So! How many clowns fit in YOUR car?

  1. This is what happens when you live in a country where the government is non-existent or corrupt and cannot deal with mafia-like criminal organizations. Despite what the GOPtea tells you, government is the ONLY thing that protects the public from criminals.

        1. HST and I led parallel lives in the 1960s. I also think he’s one of the best American wordsmiths ever.

          His comment about the wave of the 60’s crashing and, “with the right kind of eyes”, being able to see the high water mark, poetically captured the disillusionment we all felt as the 60’s anti-establishment movement was overcome and commercialized in the late 70’s. We went from Led Zeppelin and The Doors, to Kiss and Tom Petty. The 60’s were real. The 70’s were artificial plastic.

          I think the opening chapter of “Hell’s Angels” captures the surreal and violent reality of those times, and it also demonstrates HST writing ability:

          “California, Labor Day weekend…early, with ocean fog still in the streets, outlaw motorcyclists wearing chains, shades and greasy Levis roll out from damp garages, all-night diners and cast-off one-night pads in Fricso, Hollywood, Berdoo and East Oakland, heading for the Monterey peninsula, north of Big Sur…The Menace is loose again, the Hell’s Angels, the hundred-carat headline, running fast and loud on the early morning freeway, low in the saddle, nobody smiles, jamming crazy through traffic and ninety miles an hour down the center stripe, missing by inches…like Genghis Khan on an iron horse, a monster steed with a fiery anus, flat out through the eye of a beer can and up your daughter’s leg with no quarter asked and non given; show the squares some class, give em a whiff of those kicks they’ll never know…Ah, these righteous dudes, they love to screw it on…Little Jesus, the Gimp, Chocolate George, Buzzard, Zorro, Hambone, Clean Cut, Tiny, Terry the Tramp, Frenchy, Mouldy Marvin, Mother Miles, Dirty Ed, Chuck the Duck, Fat Freddy, Filthy Phil, Charger Charley the Child Molester, Crazy Cross, Puff, Magoo, Animal and at least a hundred more…tense for the action, long hair in the wind, beards and bandanas flapping, earrings, armpits, chain whips, swastikas and stripped-down Harleys flashing chrome as traffic on 101 moves over, nervous, to let the formation pass like a burst of dirty thunder…”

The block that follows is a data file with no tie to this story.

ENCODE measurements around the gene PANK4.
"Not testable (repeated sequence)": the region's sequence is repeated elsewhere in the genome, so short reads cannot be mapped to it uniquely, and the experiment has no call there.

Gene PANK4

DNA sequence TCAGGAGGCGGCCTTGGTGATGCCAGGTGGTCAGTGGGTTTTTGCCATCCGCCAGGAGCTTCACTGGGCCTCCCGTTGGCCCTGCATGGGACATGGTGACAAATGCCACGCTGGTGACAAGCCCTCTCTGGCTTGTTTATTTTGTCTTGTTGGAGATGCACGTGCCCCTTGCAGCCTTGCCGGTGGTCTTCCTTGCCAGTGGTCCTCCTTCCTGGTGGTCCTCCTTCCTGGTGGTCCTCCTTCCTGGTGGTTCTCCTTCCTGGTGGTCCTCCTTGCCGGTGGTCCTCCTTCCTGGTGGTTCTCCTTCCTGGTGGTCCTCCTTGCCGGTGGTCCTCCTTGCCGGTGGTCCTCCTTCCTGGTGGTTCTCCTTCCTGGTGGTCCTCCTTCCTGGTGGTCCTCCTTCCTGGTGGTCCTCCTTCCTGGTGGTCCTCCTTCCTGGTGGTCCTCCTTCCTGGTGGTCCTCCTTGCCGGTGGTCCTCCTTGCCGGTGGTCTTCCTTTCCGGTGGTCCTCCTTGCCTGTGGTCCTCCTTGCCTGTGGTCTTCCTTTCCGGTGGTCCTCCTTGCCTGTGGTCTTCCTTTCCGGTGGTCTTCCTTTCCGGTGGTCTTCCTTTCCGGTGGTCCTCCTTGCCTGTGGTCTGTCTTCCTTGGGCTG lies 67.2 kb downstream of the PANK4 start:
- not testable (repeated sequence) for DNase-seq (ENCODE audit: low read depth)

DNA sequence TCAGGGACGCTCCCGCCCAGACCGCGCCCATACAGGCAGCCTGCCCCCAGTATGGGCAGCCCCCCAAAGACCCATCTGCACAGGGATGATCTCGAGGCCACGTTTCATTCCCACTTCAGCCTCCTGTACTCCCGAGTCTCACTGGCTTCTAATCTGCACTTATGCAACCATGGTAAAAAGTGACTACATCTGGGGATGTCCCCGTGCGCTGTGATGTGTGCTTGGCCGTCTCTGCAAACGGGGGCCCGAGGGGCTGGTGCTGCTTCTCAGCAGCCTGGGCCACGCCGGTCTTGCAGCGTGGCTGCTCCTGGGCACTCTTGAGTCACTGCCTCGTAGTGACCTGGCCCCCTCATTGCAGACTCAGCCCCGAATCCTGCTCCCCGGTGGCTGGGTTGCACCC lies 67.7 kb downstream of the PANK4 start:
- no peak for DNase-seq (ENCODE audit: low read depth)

― Hunter S. Thompson, Hell’s Angels: A Strange and Terrible Saga

          1. Although I was a pre teen in those plastic coating years, my father kept the 60s raw rebellious spirit alive with his record collection which he did not censor for his children’s sake. ‘Virgin ears freeze a body like a hedgehog,’ he once said. And reading HST makes you grow spines. Writing for the school paper I mimicked his style, but the copy editors infibulated my pieces. Screw those pencil jockeys.

      1. I prefer my Rugers. . . plus a couple of strategically placed 12 Gauge shotguns loaded with birdshot. . . because usually the police can only investigate after the crime goes down and look befuddled as the coroner carries the bodies away. . . leaving your loved ones to mop up the blood. I’ve been on the mopping up detail before.

      1. Actually he was talking about the lead weights used on criminals so they don’t bob back to the surface after they are disposed of in a wet environment.

  2. It has happened to Apple products too.

    I am glad for the curation on Apple’s part/.

    From a security standpoint, Android’s and iOS’s security layer should behave in a quite similar fashion. It’s the “closed loop” and the “ecosystem” and all that other crap that makes me say, “Give me an Android. I’m tired of being left alone”.

    1. Yeah, no. iOS apps cannot access and forcefully encrypt the contents of iPhones because every app’s file access is sandboxed. That makes it much harder to share files between apps on iOS compared to Andorid, but it also prevents this entire class of security problem from being possible.